After you dump the tanks you need to thoroughly flush the tanks out. Some RVs have a built in system for flushing the tanks out. If not there are other ways to do it. You can use a tank wand designed for cleaning and flushing the black tank. The only problem is you don’t know when or if the black tank is really clean and you can’t rinse or clean the gray tank with a wand. I use a product called the Flush King. It’s a reverse flush valve that connects directly to your sewer outlet and rinses and cleans both holding tanks in one simple operation. It’s easy to use and it has a see through barrel so you know when the tanks are really clean.
Every time you dump the black tank you need to treat it with holding tank chemicals to assist in controlling odors and to break down solids. You should always use environmentally safe chemicals. Enzyme based chemicals use the good bacteria to digest waste and control odors. Formaldehyde based chemicals destroy the bacteria that’s needed to break down waste and they can be dangerous to humans and pets.
The first step is to add enough water to completely cover the bottom of the tank. Four or five toilet bowls full should be enough depending on the size of your black tank. Water will assist a great deal with controlling holding tank odors. You always want the contents of the tank to be covered by water. Next, fill the toilet bowl and add the proper amount of holding tank chemicals, usually four ounces for every forty gallons the tank holds. Flush the toilet. Repeat this procedure every time you empty the black water holding tank. Some holding tank chemicals like RV Trine also contains valve lubricants to keep the valves operating properly and extend the valve seals life.
You should always use toilet paper designed for use in RVs. This toilet paper breaks down and dissolves in the holding tank chemicals preventing potential problems with the holding tank, the RV sewer system and the dump station septic system.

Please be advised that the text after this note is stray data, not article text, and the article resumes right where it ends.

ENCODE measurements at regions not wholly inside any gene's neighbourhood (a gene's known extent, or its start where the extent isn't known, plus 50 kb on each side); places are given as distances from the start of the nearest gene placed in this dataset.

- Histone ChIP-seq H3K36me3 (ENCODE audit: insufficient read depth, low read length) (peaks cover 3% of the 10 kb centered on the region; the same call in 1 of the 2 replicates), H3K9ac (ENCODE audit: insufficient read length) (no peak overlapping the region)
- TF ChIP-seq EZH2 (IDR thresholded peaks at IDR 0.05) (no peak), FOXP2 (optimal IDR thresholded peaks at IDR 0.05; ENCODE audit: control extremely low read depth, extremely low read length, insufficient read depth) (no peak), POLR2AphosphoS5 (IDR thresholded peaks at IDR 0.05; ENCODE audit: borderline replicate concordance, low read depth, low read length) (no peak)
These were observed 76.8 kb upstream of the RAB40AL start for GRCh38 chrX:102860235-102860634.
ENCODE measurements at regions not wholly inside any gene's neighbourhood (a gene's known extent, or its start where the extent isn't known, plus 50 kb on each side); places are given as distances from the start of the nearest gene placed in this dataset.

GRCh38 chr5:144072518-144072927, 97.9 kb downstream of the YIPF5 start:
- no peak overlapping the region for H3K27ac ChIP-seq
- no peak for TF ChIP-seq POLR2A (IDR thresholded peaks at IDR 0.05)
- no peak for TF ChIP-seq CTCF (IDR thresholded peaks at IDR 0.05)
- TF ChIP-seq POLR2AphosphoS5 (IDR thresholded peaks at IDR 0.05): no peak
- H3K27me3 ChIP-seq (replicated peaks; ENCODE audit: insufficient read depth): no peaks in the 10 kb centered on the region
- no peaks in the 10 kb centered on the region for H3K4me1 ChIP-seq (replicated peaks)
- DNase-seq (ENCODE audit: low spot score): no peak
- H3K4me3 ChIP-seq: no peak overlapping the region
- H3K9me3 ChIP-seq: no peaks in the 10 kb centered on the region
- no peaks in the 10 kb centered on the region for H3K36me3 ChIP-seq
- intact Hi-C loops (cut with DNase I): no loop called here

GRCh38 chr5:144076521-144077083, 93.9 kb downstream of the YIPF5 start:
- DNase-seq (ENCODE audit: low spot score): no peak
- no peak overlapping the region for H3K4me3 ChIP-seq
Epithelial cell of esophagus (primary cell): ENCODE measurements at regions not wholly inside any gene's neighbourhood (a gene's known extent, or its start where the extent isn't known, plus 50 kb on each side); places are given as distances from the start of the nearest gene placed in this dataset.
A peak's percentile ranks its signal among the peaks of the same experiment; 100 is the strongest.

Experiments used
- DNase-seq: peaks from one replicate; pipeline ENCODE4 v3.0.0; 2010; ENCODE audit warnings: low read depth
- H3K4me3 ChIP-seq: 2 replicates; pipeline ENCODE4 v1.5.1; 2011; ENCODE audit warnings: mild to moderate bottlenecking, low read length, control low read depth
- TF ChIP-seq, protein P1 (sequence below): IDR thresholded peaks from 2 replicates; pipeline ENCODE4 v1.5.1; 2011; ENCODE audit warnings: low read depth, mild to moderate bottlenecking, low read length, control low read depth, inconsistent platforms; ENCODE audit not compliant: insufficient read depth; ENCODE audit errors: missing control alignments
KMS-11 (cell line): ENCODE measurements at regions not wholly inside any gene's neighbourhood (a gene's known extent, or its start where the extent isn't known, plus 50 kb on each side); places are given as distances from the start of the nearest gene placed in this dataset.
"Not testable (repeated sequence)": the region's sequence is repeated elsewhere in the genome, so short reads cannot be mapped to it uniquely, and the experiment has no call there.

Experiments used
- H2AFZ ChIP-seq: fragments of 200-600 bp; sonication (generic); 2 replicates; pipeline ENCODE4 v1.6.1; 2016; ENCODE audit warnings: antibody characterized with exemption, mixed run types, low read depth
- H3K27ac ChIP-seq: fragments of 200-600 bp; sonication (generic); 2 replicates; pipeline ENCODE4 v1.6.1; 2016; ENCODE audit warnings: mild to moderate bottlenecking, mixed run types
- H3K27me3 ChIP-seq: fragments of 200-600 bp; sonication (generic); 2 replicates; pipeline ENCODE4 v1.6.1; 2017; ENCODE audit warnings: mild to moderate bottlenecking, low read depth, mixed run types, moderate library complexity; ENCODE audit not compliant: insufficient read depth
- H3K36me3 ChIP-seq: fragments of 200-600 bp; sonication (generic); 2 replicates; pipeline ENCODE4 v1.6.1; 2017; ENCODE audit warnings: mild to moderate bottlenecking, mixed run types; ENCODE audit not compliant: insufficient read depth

False holding tank readings on your monitor panel are caused by the holding tank probes being covered by toilet tissue or other debris. If flushing the tank doesn’t solve the problem add some water and a couple bags of ice cubes to the empty holding tank. Drive or pull the trailer so the ice cubes can scrub the sides of the tank. Proper holding tank chemicals will also keep the holding tank probes clean.
Over time grease and residue builds up in the gray tank and it causes a foul odor, not to mention how it is affecting the tank and valve assembly. Periodically treat the gray tank with environmentally safe holding tank chemicals to avoid odors from the tank. When the tank is empty you can also add some dish washing liquid down the drains to help break down grease and residue build up.
Following these simple holding tank tips can prevent problems and provide you with long lasting trouble free holding tanks. This is one problem we can all do without! All of our RV walk-through videos cover information on RV holding tanks, the water system, LP gas system, electrical system and more. Check out our new “RV Essential Items” DVD to show you what items you will want for your RV to make all of your RV experiences more enjoyable.
Mark J. Polk
Copyright 2006 by Mark J. Polk owner of RV Education 101[ad_2]
Source by Mark Polk